The World War 2 Rotary Wing Aviation

1517 Words7 Pages
At the close of World War 2 rotary-wing aviation began its transition into a so-called “renaissance” period. New and exciting advancements were being made to give new aircraft greater stability and range. After many demonstrations on exactly what an aircraft could do, the United States Army decided to adopt rotary wing aircraft to fill a search and rescue (SAR) role initially. During the Korean War, medical evacuations and search and rescue missions took up the majority of missions for our pilots. However, we were very limited in what we could achieve. The technology was primitive in using piston driven engines along with heavier parts than necessary. Seeing how useful slow moving aircraft were to our forces, Army Aviation leaders began…show more content…
As the title suggested, the program goal was to stock a dedicated light-class, rotary-wing system with a multipurpose battlefield role. The helicopter would be called upon to undertake various missions including that of SAR, MEDEVAC, observation, transport, reconnaissance, escort, Close Air Support (CAS) and direct attack. (p.1) During the Korean War, our internal rotary-winged aviation assets were performing duties in a very limited role. Although used extensively and often, the majority of missions that took place were either lift oriented, medical evacuation and in some cases reconnaissance. The helicopter most suited for this role at the time was the Bell H-13 Sioux. The H-13 saw its first flight on 8 December 1945, and marked the first large-scale procurement of a helicopter by the United States Army, being utilized from 1948 onwards. While great for its time, the H-13 was very limited in what it could achieve. It was originally fitted with a piston driven engine. Eventually it would be upgraded to a turbine engine; however the frame was still heavy and even the upgraded turbine engine didn’t make up for the lack of lift being generated by its measly two-bladed rotor system. To say it bluntly, it was overweight and underpowered, and we wanted something better. With Technical Specification 153 released, civilian companies immediately started building and presenting concepts to secure the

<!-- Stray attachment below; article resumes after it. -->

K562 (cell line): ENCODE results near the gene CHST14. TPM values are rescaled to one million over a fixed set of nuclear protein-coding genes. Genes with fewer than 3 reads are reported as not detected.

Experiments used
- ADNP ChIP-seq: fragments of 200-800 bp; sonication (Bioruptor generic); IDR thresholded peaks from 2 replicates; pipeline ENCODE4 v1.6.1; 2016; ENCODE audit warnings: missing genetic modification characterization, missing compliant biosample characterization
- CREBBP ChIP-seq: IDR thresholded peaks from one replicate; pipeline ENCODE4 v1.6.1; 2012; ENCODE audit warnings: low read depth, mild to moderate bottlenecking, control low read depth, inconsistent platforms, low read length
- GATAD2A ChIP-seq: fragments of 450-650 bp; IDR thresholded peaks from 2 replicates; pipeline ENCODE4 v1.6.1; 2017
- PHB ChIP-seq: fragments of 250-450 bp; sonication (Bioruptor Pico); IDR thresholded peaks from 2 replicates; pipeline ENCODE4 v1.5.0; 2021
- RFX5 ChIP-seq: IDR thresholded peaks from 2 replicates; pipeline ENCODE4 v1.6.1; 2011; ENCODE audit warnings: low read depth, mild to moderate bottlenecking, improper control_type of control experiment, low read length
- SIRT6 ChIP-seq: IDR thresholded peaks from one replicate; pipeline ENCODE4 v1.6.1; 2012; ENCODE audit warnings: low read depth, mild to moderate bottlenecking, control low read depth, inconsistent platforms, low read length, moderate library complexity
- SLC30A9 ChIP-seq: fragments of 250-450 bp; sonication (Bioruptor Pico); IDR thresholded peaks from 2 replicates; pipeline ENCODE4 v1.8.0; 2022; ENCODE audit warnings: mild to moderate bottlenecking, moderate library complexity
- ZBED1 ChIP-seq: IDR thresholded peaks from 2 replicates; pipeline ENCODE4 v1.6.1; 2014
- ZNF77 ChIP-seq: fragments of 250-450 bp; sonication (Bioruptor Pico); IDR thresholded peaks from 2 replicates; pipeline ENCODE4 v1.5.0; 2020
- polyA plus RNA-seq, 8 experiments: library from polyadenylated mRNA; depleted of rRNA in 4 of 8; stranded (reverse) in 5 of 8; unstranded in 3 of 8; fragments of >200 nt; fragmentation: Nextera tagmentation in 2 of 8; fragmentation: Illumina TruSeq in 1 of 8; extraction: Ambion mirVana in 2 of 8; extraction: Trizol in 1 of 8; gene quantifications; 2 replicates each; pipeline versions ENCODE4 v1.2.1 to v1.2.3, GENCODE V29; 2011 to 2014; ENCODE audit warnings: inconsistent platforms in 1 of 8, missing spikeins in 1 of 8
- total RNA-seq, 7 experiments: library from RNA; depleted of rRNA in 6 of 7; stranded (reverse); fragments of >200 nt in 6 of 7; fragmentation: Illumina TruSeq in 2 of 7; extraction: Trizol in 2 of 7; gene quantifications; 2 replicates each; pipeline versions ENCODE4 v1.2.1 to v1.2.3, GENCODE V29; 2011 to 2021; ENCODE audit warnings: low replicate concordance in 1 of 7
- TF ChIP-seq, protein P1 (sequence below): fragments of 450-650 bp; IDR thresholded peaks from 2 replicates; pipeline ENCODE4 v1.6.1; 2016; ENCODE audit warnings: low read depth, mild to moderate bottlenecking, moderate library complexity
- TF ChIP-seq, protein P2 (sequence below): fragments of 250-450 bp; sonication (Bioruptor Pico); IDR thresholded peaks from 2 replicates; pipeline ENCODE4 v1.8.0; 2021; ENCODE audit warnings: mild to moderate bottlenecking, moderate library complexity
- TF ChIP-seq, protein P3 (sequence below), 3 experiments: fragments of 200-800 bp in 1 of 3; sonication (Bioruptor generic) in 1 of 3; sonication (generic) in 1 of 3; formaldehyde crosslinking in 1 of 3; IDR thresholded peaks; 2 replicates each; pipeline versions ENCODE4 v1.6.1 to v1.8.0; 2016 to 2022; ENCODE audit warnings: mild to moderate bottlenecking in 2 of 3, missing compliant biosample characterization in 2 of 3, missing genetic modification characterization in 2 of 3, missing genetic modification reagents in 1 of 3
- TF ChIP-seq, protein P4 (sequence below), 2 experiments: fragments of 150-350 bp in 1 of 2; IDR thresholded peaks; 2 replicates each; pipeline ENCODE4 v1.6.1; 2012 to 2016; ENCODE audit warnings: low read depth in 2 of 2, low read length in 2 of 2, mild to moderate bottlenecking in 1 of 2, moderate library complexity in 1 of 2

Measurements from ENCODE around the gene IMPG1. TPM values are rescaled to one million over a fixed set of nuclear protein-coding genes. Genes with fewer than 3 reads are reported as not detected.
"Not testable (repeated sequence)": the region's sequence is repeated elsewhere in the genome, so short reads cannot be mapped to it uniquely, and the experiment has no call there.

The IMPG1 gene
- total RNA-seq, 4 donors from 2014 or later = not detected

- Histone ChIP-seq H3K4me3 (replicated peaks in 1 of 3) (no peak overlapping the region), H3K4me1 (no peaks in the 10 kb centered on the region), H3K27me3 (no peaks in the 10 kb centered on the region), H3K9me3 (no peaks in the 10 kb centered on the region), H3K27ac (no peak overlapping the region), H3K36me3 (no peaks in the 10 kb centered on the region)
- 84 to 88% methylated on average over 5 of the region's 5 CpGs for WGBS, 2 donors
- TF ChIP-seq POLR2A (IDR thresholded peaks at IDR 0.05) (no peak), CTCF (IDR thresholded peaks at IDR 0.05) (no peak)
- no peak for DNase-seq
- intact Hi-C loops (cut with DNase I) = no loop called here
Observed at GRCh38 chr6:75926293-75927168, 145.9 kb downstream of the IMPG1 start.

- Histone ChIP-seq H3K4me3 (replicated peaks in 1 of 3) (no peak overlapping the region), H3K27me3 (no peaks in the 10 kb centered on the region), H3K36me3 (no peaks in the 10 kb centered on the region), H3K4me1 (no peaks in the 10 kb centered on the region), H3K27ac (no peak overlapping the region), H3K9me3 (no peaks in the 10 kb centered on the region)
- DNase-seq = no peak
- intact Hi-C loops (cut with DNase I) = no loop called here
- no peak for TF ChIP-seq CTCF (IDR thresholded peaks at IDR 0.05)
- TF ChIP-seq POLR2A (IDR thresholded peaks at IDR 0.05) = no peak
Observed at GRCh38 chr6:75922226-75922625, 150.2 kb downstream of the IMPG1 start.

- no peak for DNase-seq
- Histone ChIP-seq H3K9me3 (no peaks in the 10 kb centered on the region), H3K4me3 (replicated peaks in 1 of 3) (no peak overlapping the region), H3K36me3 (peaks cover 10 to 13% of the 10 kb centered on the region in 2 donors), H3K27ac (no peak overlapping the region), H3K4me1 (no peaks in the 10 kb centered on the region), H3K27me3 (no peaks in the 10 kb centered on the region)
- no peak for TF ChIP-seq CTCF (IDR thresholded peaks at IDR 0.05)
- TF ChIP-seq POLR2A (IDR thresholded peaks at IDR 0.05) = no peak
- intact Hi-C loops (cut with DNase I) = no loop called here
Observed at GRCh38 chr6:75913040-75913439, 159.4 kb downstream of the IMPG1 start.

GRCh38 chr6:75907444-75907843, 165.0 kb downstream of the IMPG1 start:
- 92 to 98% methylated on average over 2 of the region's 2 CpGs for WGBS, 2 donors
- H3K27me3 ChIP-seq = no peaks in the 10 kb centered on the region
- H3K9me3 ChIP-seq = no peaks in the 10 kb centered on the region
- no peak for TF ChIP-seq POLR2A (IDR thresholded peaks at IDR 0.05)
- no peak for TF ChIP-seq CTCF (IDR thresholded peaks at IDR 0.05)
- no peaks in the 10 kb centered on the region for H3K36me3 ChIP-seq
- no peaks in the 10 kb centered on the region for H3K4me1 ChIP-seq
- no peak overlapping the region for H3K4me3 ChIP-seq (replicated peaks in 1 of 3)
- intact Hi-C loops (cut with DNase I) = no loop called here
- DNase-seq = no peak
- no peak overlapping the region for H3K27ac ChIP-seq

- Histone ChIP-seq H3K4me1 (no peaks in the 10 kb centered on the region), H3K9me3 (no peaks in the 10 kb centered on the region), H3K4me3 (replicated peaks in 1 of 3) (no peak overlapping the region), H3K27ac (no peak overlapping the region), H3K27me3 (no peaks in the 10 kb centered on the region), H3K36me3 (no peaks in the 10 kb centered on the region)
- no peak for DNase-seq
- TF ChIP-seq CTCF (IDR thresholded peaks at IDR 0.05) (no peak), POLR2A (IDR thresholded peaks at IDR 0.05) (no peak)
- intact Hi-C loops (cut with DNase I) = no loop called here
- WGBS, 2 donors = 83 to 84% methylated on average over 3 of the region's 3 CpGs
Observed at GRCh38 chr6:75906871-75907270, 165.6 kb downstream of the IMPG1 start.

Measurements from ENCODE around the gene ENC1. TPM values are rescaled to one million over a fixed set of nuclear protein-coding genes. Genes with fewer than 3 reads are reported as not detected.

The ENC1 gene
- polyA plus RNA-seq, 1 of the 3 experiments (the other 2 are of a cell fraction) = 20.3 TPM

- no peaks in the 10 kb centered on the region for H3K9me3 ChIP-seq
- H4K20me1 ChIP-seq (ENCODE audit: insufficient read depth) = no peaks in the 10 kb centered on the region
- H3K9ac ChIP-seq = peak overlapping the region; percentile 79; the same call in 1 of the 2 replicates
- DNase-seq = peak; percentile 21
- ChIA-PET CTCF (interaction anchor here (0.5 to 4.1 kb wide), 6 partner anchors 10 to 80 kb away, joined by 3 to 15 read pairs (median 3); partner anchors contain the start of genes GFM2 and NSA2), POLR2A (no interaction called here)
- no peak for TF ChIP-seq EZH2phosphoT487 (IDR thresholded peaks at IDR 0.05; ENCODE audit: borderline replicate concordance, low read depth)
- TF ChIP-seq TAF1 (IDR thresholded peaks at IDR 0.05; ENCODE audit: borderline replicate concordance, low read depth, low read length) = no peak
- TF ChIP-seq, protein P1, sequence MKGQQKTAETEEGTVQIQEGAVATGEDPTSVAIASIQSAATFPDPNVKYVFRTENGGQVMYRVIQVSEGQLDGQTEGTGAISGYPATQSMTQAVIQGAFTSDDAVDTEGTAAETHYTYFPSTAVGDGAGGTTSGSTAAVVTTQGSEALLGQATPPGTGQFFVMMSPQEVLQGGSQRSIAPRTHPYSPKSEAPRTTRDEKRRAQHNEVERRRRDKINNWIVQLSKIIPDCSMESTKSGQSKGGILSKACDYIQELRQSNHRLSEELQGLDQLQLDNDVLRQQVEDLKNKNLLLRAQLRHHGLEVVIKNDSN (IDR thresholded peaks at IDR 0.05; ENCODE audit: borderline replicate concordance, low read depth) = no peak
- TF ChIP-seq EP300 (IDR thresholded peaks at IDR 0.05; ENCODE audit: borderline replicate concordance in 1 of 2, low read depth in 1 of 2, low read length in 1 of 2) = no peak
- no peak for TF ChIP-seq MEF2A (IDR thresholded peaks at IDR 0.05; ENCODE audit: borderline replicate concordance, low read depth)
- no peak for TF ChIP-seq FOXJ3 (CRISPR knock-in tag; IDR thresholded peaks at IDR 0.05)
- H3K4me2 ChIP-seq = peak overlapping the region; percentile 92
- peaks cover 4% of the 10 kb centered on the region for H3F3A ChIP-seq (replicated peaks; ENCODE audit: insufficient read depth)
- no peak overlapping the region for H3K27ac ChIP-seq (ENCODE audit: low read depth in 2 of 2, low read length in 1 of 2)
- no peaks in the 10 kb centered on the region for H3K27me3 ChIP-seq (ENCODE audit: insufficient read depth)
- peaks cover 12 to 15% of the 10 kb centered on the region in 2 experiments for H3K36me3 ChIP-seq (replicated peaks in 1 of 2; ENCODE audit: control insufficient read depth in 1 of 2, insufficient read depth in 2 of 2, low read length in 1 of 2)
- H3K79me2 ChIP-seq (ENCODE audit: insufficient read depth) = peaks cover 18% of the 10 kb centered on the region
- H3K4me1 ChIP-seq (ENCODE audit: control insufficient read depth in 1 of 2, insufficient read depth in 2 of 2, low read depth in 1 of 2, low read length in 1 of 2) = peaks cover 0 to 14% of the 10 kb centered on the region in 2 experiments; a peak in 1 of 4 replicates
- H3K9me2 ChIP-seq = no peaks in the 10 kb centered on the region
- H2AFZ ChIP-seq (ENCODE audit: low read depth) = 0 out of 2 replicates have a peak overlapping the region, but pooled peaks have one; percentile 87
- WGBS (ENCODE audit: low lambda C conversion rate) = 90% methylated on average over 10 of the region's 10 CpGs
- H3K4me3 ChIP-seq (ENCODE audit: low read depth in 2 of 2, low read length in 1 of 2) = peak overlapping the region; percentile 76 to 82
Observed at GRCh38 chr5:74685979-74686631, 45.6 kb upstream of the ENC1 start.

Open Document